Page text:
Now it's getting cooler, with some mornings near freezing. I leave the windows up, wear a scarf (I need one of those really long ones), perhaps gloves, and a wooly hat. On really cold days I suspect you'll need a tighter mesh wooly hat than my present one. After the engine warms up, it gets pretty cozy; oddly, it's almost warmer at speed than just puttering around. Either the KTW or the design of the Miata draws hot air straight onto your feet and up the side of your legs -- very pleasant. What wind there is heads for the back of your neck, but it's no big deal. You will need a scarf if it's very cold, and probably something for your ears. Apart from that, there is a slight draft along your left hip.

Noise reduction is significant. Expect to be able to talk in a near-normal voice to a passenger at 70 mph plus.

The KTW can remain in place when you put the top up; but of course it prevents you from leaning back and tugging the top up -- you have to get out to do it.

The KTW lies down on the shelf in earlier Miatas. Mine has the strengthening bar, so the KTW has to be detached and slid onto the shelf. This involves tipping the seats forward, and as we all know the stupid things don't "remember" their previous positions.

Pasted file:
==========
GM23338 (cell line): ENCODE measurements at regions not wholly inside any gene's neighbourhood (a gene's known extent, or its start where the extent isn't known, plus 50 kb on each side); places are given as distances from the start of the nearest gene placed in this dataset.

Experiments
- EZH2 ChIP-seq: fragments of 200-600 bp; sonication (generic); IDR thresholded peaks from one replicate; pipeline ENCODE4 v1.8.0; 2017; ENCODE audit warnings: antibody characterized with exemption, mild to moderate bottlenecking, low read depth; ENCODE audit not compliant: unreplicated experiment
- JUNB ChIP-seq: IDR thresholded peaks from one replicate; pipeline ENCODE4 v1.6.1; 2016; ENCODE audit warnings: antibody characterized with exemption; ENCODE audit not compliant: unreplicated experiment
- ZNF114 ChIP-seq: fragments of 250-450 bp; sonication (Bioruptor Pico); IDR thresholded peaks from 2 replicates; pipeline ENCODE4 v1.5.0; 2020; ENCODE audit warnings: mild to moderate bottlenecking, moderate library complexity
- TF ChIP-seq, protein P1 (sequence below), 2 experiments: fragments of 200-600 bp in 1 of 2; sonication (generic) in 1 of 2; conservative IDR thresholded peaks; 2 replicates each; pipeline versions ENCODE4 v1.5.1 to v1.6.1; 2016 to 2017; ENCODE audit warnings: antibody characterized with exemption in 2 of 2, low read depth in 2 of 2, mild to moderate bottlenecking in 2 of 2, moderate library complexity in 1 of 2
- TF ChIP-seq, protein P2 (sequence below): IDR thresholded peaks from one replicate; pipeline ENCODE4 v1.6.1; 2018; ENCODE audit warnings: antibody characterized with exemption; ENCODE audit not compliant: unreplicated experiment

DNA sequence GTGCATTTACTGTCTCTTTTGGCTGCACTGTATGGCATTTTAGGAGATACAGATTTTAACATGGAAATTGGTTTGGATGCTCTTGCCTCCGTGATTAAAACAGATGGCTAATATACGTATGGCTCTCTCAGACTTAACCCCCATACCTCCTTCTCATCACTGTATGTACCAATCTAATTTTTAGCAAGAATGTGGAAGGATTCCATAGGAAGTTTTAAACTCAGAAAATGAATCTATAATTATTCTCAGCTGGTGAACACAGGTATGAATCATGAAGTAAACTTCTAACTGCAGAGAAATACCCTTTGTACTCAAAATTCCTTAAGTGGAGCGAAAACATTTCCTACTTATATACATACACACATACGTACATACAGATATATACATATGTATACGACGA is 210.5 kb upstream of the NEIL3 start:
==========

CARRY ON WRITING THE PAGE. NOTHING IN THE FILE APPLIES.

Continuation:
The KTW scratches easily. This isn't any big deal -- you can't see it in the rear-view mirror -- but I can imagine a neatnik getting worked up about it.

The buckles on my straps keep falling off -- not when it's in use, but when putting it up or taking it down. I've had some correspondence with Keith on this, and I think the system could be improved.

There are also some small problems with the KTW if the seats are at different angles and positions. This places the KTW at an angle to the strengthening bar, and then it rubs into the bar itself and squeaks. A variety of home cures should solve this.

The KTW also squeaks against the vinyl backs of the seats. Appparently I have more problems with this than most users, but neither Armor-All nor WD-40 offers more than a temporary solution. I'm now contemplating covering either the seat tops or the KTW itself with some sort of material.

Overall, the KTW does exactly what you expect, for a very reasonable amount of money, particularly when compared to the competition -- I can't believe what some people pay for windblockers. Count me among the very satisfied users.

Reviewed by: Michelle Hall -

A suggestion for 1995+ Miatas.